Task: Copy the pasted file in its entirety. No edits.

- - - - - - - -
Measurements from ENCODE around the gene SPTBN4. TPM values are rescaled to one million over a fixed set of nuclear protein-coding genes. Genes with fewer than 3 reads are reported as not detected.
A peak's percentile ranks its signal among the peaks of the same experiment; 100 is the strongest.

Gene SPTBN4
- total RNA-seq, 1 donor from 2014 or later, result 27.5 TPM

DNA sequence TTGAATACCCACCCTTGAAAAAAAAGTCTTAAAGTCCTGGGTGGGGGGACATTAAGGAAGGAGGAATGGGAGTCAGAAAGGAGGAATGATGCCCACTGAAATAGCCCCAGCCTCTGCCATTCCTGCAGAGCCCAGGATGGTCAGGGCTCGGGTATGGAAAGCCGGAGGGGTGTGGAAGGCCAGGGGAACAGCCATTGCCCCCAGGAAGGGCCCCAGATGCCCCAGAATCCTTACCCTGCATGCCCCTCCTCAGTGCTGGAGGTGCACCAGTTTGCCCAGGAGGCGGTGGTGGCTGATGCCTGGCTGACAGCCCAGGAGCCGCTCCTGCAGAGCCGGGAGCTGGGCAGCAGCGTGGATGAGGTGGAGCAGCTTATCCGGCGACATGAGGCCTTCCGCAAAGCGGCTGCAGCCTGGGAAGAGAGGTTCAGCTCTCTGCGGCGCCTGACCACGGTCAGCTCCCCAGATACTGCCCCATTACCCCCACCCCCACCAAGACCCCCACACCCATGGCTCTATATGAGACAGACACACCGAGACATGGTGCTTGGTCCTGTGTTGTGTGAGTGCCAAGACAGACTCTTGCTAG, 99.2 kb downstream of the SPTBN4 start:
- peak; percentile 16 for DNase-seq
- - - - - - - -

Measurements from ENCODE around the gene SPTBN4. TPM values are rescaled to one million over a fixed set of nuclear protein-coding genes. Genes with fewer than 3 reads are reported as not detected.
A peak's percentile ranks its signal among the peaks of the same experiment; 100 is the strongest.

Gene SPTBN4
- total RNA-seq, 1 donor from 2014 or later, result 27.5 TPM

DNA sequence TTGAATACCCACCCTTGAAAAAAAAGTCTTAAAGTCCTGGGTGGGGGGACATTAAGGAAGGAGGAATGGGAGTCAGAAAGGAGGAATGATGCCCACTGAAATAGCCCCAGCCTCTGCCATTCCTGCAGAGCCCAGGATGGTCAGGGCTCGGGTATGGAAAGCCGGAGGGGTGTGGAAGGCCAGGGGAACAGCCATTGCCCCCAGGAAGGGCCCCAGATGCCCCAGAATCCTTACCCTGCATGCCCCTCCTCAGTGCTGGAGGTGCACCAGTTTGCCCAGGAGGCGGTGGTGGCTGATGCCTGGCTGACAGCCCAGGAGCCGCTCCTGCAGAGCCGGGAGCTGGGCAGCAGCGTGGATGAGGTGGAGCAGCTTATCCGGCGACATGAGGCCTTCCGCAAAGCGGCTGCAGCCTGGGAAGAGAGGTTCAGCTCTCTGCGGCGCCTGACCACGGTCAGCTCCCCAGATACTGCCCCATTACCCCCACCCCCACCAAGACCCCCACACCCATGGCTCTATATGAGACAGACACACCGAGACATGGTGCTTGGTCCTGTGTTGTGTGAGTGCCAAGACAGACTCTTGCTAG, 99.2 kb downstream of the SPTBN4 start:
- peak; percentile 16 for DNase-seq